San Francisco Podiatry Video

Loading...

Wednesday, March 20, 2013

SF Tri Run Clinic: Foot Issues

Thanks to everyone from the SF Tri Club who joined us Monday evening for the Run Clinic. This was the second clinic in a series designed by Dino and Katie (our fearless Run Coordinators).

The point of the clinic was to discuss some of the keys to training that might help one avoid injury, particularly those running injuries that can wreck a triathlon season. We talked about running shoe selection, common training errors and barefoot running biomechanics.

There were many great questions from our Peeps. I will be posting those questions here, with answers, for all those who could not make to the Presidio Sports Basement for the clinic.

In fact, here's one now...

Question: What ARE the most common preventable running injuries?

Answer: The most common injuries I see in San Francisco runners and triathletes (that are preventable) are:
1. Stress Fractures
2. Achilles Tendinitis
3. Plantar Plate Injuries
4. Peroneal Tendintis
5. Sesamoiditis

See you out in the water, on the track, or on the road!

Dr. Christopher Segler is an SFTRi Club member, 10-time Ironman Finisher and Sports Medicine Podiatrist. He is Board Certified, American Board of Podiatric Medicine. His practice caters to active runners and triathletes in San Francisco, Berkeley, and Mill Valley. If you have a question about a running injury, you can call him directly at 415-308-0833.

Tuesday, March 5, 2013

Should I drain a liquid nitrogen wart blister?


Question:

I got a blister when I recently tried the liquid nitrogen treatment to freeze a wart on my foot. It is tender and so I stopped running. Should I try to drain the blister so I can run?


Answer:

The idea with treating a wart with liquid nitrogen is in fact to cause a blister. The way this treatment works is that when liquid nitrogen freezes the skin fluid collects between the dermis and the underlying subcutaneous layer of the skin creating the blister. The blister separates the skin layers. Here is how it cures a wart...

The wart is a thick callus covering an encapsulated collection of viral wart particles, which is within then the living layer of skin called the dermis. By creating a blister beneath the dermis (under the wart) the wart essentially gets lifted off of the underlying skin as the blister swells up.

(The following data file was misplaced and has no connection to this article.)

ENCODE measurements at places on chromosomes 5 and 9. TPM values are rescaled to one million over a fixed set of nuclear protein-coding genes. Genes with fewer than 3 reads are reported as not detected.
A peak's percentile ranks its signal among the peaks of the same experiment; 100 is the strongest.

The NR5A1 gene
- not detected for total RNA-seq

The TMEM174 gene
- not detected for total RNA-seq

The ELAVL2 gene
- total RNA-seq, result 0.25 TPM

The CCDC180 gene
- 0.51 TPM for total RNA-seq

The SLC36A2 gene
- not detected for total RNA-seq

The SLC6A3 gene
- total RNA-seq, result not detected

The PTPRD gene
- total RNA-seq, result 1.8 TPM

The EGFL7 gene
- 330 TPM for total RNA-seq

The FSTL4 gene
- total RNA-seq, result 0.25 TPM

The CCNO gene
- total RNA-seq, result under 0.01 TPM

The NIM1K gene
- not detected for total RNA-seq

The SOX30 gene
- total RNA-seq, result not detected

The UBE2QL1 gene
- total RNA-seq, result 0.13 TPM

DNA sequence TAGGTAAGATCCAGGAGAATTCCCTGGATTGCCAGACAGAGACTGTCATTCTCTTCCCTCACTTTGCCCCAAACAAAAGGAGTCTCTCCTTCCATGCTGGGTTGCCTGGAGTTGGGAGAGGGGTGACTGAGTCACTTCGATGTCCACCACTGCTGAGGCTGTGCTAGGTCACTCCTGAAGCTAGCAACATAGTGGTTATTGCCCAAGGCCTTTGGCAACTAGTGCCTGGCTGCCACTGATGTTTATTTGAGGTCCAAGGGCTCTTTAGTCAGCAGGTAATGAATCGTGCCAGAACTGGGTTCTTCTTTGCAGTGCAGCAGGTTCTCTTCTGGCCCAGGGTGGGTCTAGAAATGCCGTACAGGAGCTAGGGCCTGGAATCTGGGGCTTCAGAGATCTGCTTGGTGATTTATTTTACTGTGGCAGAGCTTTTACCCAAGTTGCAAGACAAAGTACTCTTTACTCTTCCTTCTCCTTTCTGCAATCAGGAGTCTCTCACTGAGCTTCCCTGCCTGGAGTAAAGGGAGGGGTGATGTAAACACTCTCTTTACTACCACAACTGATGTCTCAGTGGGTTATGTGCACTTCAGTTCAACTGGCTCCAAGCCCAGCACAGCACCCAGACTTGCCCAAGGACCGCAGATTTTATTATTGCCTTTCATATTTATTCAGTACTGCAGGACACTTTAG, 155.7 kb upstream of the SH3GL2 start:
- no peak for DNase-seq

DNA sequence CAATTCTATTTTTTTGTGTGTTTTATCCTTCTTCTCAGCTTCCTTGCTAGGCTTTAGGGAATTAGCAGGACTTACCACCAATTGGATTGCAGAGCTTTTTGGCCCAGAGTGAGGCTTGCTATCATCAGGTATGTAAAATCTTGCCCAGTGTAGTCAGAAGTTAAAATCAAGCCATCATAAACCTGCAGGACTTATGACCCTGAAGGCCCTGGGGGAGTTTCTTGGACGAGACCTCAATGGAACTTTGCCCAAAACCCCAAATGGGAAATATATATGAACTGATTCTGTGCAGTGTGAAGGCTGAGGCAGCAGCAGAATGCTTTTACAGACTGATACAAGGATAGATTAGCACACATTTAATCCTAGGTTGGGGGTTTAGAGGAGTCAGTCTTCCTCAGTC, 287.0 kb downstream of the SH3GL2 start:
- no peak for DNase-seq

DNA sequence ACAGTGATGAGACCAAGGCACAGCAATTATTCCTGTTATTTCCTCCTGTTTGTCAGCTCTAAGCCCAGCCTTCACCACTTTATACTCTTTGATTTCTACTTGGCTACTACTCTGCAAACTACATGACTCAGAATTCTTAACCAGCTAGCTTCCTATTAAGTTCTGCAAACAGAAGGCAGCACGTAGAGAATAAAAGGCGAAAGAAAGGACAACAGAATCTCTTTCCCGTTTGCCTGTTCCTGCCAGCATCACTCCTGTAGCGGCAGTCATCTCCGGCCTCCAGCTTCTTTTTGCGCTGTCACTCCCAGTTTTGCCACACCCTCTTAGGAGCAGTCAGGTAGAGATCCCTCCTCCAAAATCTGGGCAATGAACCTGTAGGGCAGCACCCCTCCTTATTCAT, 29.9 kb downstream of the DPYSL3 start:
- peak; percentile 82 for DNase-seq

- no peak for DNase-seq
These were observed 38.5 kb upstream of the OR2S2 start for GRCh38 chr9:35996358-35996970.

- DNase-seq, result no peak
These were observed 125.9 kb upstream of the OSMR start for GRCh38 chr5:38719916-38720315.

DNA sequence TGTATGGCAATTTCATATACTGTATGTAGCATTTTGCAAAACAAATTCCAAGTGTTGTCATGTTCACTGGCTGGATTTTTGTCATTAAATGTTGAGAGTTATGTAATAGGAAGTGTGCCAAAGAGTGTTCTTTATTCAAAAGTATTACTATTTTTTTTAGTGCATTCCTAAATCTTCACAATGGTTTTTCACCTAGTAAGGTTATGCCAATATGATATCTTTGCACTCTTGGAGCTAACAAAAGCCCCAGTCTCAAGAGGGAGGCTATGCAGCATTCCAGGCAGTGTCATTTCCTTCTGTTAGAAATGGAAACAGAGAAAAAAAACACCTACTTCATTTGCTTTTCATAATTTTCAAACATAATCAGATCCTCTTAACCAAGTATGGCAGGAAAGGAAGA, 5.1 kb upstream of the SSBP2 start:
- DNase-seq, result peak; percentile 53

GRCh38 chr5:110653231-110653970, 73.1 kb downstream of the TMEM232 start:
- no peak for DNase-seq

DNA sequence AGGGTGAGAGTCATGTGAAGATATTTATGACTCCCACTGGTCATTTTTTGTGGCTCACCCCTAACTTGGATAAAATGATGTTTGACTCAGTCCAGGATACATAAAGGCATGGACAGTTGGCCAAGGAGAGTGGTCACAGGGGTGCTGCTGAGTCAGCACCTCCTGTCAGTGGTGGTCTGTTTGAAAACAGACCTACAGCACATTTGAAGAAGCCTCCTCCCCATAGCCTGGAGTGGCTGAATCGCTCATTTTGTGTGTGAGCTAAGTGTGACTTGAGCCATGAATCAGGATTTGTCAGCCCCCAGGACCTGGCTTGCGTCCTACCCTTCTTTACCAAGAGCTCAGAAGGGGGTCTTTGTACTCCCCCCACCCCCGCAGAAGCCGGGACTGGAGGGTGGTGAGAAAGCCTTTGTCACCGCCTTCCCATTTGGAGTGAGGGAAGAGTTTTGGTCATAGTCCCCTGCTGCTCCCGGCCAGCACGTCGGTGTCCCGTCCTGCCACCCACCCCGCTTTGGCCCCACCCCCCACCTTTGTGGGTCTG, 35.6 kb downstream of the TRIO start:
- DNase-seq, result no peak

The fluid within the blister will resorb over the next several days. As the blister heals and flattens out, it forms a scab-like structure that doesn’t fully re-adhere to the tissue underneath. Eventually the dried up skin of the blister peels off, and the wart goes with it. If all goes according to plan, you are left with new healthy skin underneath. 

There are many different blistering agents that can be used to cure plantar warts. Here are three of the most common wart treatments that work by blistering:

Liquid Nitrogen - creates a blister with a carefully placed frostbite-type injury. 

Bleomyocin - is a chemical blistering agent injected directly into the wart.

Canthacur - is a topical chemical blistering agent applied to the surface of the wart.

As every runner knows, blisters on the feet can be irritating enough to force one to limit their run mileage or stop running altogether. So it is not surprising that a runner may consider popping a painful blister to lessen the discomfort, promote healing and get back to running. 

This may be a reasonable strategy with friction blisters sustained during a marathon or other long run. But not so with warts treatment blisters.

The problem with warts is that they are caused by a viral infection of the skin. If you poke a needle through the blister (and through the wart containing all of those viral particles) you just might seed the surrounding healthy, non-infected skin with the wart virus. In this way, by attempting to drain the blister under the wart, you may actually infect other areas of the foot and cause a new wart to start growing nearby. 

Then, after the original wart (and its associated treatment blister) have gone away, you may have a brand new nasty little wart rearing its ugly head. Then you have to repeat this process all over again.

Another issue is that the fluid inside the blister is sterile. As soon as you poke a hole the blister fluid can drain out, but bacteria can also get in. So when you pop a blister the risk of bacterial infection goes up. 

If you have a wart that is being treated by a podiatrist, and the blister is large enough to interfere with your activities, you should follow-up with the treating physician. After all the doctor is being paid to treat the wart, so let the doctor finish what he started. Let your podiatrist decide whether or not to drain the blister, and do the draining if needed. That is the safest way to remedy the blister AND make sure that there isn’t any risk of causing a bigger problem long-term.

Heal fast and get back to running!